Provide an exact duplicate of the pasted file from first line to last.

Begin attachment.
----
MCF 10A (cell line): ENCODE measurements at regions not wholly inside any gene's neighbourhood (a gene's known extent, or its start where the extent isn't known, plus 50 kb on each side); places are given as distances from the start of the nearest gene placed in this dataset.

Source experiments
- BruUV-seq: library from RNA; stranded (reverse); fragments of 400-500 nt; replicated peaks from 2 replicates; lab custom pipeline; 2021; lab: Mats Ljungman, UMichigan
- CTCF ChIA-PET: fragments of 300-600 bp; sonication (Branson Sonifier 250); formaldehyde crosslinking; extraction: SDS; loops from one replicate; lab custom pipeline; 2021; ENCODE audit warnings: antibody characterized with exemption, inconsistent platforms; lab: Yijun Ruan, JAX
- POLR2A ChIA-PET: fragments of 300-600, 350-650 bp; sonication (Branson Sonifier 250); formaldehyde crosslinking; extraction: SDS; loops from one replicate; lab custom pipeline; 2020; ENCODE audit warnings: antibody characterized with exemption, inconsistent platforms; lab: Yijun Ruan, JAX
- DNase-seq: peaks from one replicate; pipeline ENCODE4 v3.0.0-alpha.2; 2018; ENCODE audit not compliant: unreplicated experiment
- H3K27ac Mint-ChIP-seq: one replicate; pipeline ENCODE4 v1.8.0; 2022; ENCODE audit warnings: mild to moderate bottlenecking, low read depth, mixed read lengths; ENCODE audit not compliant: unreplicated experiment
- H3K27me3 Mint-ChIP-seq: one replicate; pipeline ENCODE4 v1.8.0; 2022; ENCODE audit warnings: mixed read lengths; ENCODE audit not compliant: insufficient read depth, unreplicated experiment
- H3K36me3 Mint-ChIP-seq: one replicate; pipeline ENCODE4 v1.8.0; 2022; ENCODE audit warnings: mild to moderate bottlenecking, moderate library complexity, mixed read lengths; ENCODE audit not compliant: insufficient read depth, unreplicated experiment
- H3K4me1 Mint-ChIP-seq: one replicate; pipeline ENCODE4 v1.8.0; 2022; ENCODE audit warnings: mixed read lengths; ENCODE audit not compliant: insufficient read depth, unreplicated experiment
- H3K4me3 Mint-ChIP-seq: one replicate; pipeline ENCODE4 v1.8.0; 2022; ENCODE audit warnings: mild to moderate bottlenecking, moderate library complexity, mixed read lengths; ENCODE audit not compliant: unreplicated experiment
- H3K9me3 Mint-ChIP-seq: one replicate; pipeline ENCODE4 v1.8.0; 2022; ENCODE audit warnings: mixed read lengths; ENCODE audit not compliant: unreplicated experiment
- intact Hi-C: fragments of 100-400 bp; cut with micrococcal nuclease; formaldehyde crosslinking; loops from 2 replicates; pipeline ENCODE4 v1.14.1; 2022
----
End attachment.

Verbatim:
MCF 10A (cell line): ENCODE measurements at regions not wholly inside any gene's neighbourhood (a gene's known extent, or its start where the extent isn't known, plus 50 kb on each side); places are given as distances from the start of the nearest gene placed in this dataset.

Source experiments
- BruUV-seq: library from RNA; stranded (reverse); fragments of 400-500 nt; replicated peaks from 2 replicates; lab custom pipeline; 2021; lab: Mats Ljungman, UMichigan
- CTCF ChIA-PET: fragments of 300-600 bp; sonication (Branson Sonifier 250); formaldehyde crosslinking; extraction: SDS; loops from one replicate; lab custom pipeline; 2021; ENCODE audit warnings: antibody characterized with exemption, inconsistent platforms; lab: Yijun Ruan, JAX
- POLR2A ChIA-PET: fragments of 300-600, 350-650 bp; sonication (Branson Sonifier 250); formaldehyde crosslinking; extraction: SDS; loops from one replicate; lab custom pipeline; 2020; ENCODE audit warnings: antibody characterized with exemption, inconsistent platforms; lab: Yijun Ruan, JAX
- DNase-seq: peaks from one replicate; pipeline ENCODE4 v3.0.0-alpha.2; 2018; ENCODE audit not compliant: unreplicated experiment
- H3K27ac Mint-ChIP-seq: one replicate; pipeline ENCODE4 v1.8.0; 2022; ENCODE audit warnings: mild to moderate bottlenecking, low read depth, mixed read lengths; ENCODE audit not compliant: unreplicated experiment
- H3K27me3 Mint-ChIP-seq: one replicate; pipeline ENCODE4 v1.8.0; 2022; ENCODE audit warnings: mixed read lengths; ENCODE audit not compliant: insufficient read depth, unreplicated experiment
- H3K36me3 Mint-ChIP-seq: one replicate; pipeline ENCODE4 v1.8.0; 2022; ENCODE audit warnings: mild to moderate bottlenecking, moderate library complexity, mixed read lengths; ENCODE audit not compliant: insufficient read depth, unreplicated experiment
- H3K4me1 Mint-ChIP-seq: one replicate; pipeline ENCODE4 v1.8.0; 2022; ENCODE audit warnings: mixed read lengths; ENCODE audit not compliant: insufficient read depth, unreplicated experiment
- H3K4me3 Mint-ChIP-seq: one replicate; pipeline ENCODE4 v1.8.0; 2022; ENCODE audit warnings: mild to moderate bottlenecking, moderate library complexity, mixed read lengths; ENCODE audit not compliant: unreplicated experiment
- H3K9me3 Mint-ChIP-seq: one replicate; pipeline ENCODE4 v1.8.0; 2022; ENCODE audit warnings: mixed read lengths; ENCODE audit not compliant: unreplicated experiment
- intact Hi-C: fragments of 100-400 bp; cut with micrococcal nuclease; formaldehyde crosslinking; loops from 2 replicates; pipeline ENCODE4 v1.14.1; 2022